Sunday, March 2, 2008

Scare Tactics?

I am not really sure how to feel about this article. In it, the writer advocates for being in a hurry when it comes to making babies. She says more than career or anything else, babies and family make women the happiest.

For me, everything she says has been true. I met my husband in my early 20's (22). I married him at 25. And we started having kids before we were 30. That path was right for us in a lot of ways. But this is not to say I do not have some worries. Did I hurt my career by putting so much emphasis on marriage and children? Should I have moved to NYC like I planned in college (before I got derailed by a boyfriend)? That move would have certainly been better career-wise as I would likely be an editor at a women's magazine, which is what I had always planned.

On the other hand, we have achieved our pregnancies with ease, a fact which I realize makes me extremely lucky. I am so grateful for that fact. But would we have had trouble had I waited? And had I moved to NY like I planned in college, would I have even met R or even been married at this time? Probably not.

Since I have clearly followed the writer's advice whether intentionally or not, I have to wonder whether she is just using scare tactics. I get a little sick hearing about our waning fertility after 35. I know many women who have had perfectly healthy pregnancies after this age, including my own mother with my sister. On other other hand, I know very little about the science of fertility. Maybe we do only have limited amounts of time, maybe I have a skewed sense of how long fertility lasts.

Still, I am not happy with the scare tactics inherent in the piece. I do not like the ides of girls as young as my sister at 22 thinking they have to rush themselves to the altar lest their eggs dry up. I am glad with how things turned out for me. I cannot imagine not having Sam and R in my life. But I cannot help but imagine the other routes I could have taken and I hope that young girls will not feel the need to lock themselves into anything at 22.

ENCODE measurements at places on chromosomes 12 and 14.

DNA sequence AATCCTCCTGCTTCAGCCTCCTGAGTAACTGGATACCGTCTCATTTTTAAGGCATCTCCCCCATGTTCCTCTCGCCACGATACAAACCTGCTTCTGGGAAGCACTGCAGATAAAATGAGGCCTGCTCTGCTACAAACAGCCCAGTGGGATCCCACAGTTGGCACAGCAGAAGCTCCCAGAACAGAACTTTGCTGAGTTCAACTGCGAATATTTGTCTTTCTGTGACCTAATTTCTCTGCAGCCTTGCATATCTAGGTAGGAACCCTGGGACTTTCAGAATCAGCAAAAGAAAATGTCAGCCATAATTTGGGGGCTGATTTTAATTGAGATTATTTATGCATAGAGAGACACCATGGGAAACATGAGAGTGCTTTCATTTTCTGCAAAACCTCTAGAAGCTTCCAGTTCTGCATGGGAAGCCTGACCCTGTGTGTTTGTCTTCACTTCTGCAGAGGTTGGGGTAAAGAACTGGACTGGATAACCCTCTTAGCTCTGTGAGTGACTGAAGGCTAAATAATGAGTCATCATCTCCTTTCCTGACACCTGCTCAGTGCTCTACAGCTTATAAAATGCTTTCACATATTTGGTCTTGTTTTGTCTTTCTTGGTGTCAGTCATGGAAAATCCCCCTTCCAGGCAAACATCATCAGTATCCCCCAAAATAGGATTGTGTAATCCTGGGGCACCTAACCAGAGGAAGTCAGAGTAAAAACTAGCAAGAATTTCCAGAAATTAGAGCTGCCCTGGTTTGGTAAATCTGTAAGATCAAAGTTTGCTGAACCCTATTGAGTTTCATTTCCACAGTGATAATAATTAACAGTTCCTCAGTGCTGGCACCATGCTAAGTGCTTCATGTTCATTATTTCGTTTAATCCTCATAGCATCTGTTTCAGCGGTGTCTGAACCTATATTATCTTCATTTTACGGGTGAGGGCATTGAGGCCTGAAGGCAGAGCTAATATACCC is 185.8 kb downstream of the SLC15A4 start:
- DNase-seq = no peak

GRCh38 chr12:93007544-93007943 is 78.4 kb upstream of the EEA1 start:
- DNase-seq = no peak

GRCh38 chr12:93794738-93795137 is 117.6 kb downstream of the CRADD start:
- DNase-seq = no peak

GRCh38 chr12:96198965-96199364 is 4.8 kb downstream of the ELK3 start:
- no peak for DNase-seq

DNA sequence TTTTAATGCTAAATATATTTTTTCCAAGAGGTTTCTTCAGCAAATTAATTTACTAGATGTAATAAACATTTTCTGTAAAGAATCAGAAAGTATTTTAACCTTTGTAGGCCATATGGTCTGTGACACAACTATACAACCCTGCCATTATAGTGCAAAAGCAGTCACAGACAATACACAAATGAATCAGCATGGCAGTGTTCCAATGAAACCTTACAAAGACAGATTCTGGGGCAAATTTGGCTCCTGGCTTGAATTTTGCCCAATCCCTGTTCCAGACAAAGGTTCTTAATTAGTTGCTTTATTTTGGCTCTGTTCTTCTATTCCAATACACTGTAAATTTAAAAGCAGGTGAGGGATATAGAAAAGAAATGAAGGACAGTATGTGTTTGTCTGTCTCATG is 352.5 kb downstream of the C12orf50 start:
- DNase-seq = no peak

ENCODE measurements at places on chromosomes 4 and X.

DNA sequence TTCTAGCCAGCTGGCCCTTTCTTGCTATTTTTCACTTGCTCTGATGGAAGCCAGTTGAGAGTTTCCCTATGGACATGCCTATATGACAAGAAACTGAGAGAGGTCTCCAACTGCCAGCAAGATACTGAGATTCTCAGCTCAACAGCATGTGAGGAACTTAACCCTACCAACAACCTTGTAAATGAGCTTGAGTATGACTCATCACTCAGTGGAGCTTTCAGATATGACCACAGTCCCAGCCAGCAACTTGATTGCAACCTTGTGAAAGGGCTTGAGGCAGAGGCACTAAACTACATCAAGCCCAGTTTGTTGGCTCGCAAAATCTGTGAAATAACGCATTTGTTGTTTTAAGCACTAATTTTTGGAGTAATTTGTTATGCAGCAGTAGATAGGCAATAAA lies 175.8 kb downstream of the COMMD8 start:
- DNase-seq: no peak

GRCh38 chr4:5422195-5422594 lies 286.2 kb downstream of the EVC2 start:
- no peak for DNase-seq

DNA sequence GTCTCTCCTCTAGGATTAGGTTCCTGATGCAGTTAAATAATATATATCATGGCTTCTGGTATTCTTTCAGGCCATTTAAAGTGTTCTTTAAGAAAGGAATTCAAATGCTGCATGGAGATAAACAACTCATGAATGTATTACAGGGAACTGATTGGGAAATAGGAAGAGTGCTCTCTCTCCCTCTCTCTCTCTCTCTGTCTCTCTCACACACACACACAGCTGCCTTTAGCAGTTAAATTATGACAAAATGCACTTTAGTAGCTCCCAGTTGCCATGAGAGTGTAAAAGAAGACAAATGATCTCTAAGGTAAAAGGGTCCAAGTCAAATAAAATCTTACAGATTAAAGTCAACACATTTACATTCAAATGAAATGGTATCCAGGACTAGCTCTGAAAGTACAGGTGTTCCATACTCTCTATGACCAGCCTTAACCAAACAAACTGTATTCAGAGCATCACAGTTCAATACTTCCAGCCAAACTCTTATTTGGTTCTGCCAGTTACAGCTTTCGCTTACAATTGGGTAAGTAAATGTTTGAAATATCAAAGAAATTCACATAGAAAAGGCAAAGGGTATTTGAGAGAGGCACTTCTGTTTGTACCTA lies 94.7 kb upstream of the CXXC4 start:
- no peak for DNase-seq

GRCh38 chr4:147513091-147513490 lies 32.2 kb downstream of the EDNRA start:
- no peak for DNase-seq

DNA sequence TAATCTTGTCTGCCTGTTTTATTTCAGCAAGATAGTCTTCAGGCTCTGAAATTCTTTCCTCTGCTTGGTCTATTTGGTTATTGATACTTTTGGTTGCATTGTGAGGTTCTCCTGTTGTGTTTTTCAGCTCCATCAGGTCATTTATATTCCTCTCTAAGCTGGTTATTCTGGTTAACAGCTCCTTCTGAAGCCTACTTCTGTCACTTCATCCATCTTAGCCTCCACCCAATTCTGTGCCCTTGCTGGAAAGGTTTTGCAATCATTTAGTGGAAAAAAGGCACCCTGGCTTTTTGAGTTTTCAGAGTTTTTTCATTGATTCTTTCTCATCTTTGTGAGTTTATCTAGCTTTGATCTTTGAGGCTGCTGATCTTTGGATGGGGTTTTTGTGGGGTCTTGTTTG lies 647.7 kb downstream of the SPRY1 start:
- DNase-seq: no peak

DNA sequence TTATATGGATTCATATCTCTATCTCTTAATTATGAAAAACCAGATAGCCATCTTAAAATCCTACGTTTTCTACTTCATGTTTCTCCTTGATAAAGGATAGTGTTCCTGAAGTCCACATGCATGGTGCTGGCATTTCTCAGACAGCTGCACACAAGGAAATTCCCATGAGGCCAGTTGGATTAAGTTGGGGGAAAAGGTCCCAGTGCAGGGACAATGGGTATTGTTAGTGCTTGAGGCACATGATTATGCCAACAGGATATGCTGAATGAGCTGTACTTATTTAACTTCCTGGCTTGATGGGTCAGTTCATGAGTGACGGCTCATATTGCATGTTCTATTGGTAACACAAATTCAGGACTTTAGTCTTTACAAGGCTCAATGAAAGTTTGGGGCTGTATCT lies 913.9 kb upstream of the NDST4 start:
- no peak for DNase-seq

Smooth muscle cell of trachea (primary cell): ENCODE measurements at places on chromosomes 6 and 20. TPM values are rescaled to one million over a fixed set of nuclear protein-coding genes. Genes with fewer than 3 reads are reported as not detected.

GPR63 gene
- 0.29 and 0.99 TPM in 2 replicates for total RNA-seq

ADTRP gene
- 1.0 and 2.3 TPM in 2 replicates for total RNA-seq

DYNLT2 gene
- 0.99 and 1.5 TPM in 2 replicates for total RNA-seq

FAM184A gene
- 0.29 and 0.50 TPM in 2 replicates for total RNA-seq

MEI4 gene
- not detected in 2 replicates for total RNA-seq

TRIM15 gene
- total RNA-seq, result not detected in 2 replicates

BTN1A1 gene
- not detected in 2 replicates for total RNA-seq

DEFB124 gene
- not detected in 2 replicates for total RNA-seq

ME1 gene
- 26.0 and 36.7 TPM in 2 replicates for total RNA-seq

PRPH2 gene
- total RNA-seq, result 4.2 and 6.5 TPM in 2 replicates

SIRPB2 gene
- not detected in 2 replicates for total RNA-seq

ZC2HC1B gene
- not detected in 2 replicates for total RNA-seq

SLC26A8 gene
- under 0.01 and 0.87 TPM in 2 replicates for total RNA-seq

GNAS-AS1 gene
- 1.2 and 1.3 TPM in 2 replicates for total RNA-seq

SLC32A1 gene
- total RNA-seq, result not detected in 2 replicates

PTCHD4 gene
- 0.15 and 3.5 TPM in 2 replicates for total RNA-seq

Also, feel free to check out my latest essay.


Stephanie said...

I'm not sure about the accuracy of that scare tactic propaganda. (can you guess which side of this I'm coming down on???) Women's fertility actually takes a nose dive much earlier than 30...but I guess it wouldn't be socially responsible to advocate for teen pregnancies. 37 is the "magic" number from what I've heard recently (the second dip in fertility). I most certainly disagree with the author's advice for making career choices based on the hypothetical future family. I made a decision early on to forsake medical school b/c I wanted to be a young mom and not have to choose between my career and family. Well, now I'm 30, not yet married, no kids and guess what...not a doctor. You never really know how your life is going to play out. Why short-change yourself from a fulfilling career based on what may or may not happen? Besides - women already get enough societal pressure to marry and have we really need to scare people into making such huge decisions?

Kristi said...

It's an interesting article. I have a post planned on egg-freezing, which I happen to think is a great idea and will help women in their 30s who want kids eventually search for Mr. Right, instead of Mr. Right Now. But, I think it's a dangerous idea to promote directing the path of one's life toward the eventual goal of having kids. This is a very individualized decision. Some women have always known they have wanted kids, but for others, that decision comes later. I think it's a terrible message to send to that later group that they may have missed the boat, and they should have figured their lives out earlier.